As programmatic continues to be a buzzword across the media industry, the Zenith report has suggested that it will ultimately become the default for all trading types of media. With the boom of programmatic advertising software expected to continue its momentum for the foreseeable future, the capabilities of programmatic advertising should be highlighted and understood by all in the media industry.
We spoke with Marco Kloots, CEO of Platform161, an ADvendio integration partner, a demand-side platform offering a fully customizable solution adjustable to fit specific business models, who work with leading media companies such as De Persgroep Netherlands, providing tailored-made solutions, support and advice.
Marco Kloots Programmatic Expertise
Marco has a wealth of media expertise as he has been active in the industry for more than 20 years. He joined The Netherlands’ first digital media agency AdValue/ Reddion and has held several senior positions with digital media agencies such as Mediacom, Universal McCann, and Zenith. He also worked at KLM/Martinair, establishing their online marketing and advertising strategy. He founded Platform161 in 2011, where he is also CEO.
How DSPs operate in the Programmatic Advertising Space
How did Platform161 enter into the programmatic space and for what reason?
It all started with the explosion of content online. Alongside it, we saw a splintering of consumer time and attention and then the ad networks emerged to monetize and rationalize this fragmentation for both brands and agencies.
In those days, inventory was still sold by the thousand. Advertising only truly started to catch up when we saw the emergence of real-time bidding (RTB), and trading ads on an impression-by-impression basis. It was alongside that revolutionary change that Platform161 was born. It should be noted that RTB went on to become the backbone of what we now call programmatic. We were particularly excited about it because it promised greater transparency and targeting possibilities, not to mention the huge potential for customized, original media buying and creative campaigns.
As a demand-side platform (DSP) can you give a brief explanation of this and how you incorporated programmatic while addressing business issues?
‘Demand-side platform’ is essentially just a convoluted way of saying the operating system for advertisers’ and agencies’ media buying. Our specific take on media is that it should be an ecosystem, as opposed to a series of walled empires.
Contrary to what you might first think, this isn’t just us being idealistic, it is actually fundamental to everything we do – from addressing our customers’ business challenges to confronting the broader challenges facing the industry as a whole.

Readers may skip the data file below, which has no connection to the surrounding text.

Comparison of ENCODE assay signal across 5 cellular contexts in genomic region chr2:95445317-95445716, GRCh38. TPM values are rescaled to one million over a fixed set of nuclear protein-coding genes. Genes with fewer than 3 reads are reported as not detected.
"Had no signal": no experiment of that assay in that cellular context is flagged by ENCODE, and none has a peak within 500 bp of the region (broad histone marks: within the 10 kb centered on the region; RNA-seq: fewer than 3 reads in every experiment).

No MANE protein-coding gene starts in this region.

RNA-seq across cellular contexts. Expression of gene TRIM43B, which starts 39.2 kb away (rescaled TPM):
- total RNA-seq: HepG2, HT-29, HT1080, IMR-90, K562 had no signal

With the introduction of GDPR in 2018, did this have an impact on your work and programmatic advertising? If so, what are the challenges and changes you have encountered?
The challenges around GDPR are well documented, but the industry would do well to be more accepting of change, as well as focusing more on the opportunities they present too. For brands, in particular, GDPR is a wake-up call to clarify their focus on first-party data. In other words – to really nail down their strategy around direct customer relationships.
The other thing to note is that some people may have thought GDPR would come to a head with the enforcement deadline in 2018. But in reality, it’s a far longer-term process, which is really only just getting started.
The Importance of Programmatic Personalization & Transparency
How would you define programmatic personalization?
One of the most radical changes programmatic ushered in was the shift to trading on single impressions. This effectively turned the CPM model of trading by a thousand impressions on its head.
And clearly, in such a competitive space, companies would go on to explore all sorts of ways of tackling this new-found ‘people-based’ marketing. That is the essence programmatic personalization – all of the various tactics used in approaching what is effectively a one to one medium – when it used to be only one to many.
Personalization efforts up to this point have focused more on audience targeting and media buying, rather than creative. But data-driven creative is another really interesting area right now, especially in the out-of-home and outdoor channels.